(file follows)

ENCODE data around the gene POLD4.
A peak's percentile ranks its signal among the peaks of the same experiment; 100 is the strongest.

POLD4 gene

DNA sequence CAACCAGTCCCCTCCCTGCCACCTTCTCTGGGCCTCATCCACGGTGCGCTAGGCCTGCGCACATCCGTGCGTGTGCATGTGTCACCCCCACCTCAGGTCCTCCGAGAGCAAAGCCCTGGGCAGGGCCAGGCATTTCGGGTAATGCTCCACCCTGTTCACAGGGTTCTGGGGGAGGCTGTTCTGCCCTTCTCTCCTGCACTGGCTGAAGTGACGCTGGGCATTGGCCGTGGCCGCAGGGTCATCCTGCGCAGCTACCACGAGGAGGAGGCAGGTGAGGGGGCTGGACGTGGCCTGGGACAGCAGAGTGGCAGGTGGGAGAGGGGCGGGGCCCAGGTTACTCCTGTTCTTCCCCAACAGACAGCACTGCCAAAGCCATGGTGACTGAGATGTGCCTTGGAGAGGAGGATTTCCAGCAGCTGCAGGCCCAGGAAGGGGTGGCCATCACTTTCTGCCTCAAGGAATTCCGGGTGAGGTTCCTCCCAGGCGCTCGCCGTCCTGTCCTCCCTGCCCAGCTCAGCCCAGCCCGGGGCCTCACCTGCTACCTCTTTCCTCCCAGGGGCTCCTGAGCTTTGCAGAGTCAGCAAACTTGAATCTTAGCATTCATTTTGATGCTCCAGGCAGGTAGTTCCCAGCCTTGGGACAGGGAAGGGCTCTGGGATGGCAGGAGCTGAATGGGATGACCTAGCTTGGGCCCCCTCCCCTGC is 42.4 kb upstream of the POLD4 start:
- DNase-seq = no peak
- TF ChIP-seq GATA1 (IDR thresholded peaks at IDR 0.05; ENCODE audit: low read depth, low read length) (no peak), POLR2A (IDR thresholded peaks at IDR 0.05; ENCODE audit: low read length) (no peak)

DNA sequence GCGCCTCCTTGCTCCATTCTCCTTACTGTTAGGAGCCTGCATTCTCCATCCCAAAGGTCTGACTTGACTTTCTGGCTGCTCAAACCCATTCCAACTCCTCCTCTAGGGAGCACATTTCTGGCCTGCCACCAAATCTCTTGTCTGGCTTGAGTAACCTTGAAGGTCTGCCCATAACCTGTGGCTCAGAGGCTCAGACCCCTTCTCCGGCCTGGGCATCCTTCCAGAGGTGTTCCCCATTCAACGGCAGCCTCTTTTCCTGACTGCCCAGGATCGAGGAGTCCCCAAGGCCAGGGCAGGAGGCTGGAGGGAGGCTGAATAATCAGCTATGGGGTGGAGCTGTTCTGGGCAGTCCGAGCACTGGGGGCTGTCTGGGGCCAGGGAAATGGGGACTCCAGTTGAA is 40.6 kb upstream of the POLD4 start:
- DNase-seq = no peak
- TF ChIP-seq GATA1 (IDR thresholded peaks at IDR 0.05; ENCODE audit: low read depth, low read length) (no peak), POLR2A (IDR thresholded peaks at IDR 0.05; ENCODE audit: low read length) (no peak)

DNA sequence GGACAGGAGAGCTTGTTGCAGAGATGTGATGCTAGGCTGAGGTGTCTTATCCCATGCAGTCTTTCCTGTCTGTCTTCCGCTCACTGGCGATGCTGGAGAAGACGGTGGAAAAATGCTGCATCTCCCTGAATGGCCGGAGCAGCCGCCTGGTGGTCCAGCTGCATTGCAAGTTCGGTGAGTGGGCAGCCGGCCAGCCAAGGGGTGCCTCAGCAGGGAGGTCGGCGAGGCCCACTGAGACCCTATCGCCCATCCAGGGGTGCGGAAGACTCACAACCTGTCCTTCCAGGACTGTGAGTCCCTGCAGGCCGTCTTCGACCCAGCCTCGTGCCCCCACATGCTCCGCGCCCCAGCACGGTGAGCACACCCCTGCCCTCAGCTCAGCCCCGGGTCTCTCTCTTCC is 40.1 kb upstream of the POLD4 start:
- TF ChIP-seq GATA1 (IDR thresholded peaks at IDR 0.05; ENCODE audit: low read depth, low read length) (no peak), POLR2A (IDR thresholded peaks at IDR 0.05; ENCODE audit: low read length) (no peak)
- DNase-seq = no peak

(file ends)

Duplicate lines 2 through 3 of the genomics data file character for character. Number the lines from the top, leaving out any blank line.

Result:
A peak's percentile ranks its signal among the peaks of the same experiment; 100 is the strongest.

POLD4 gene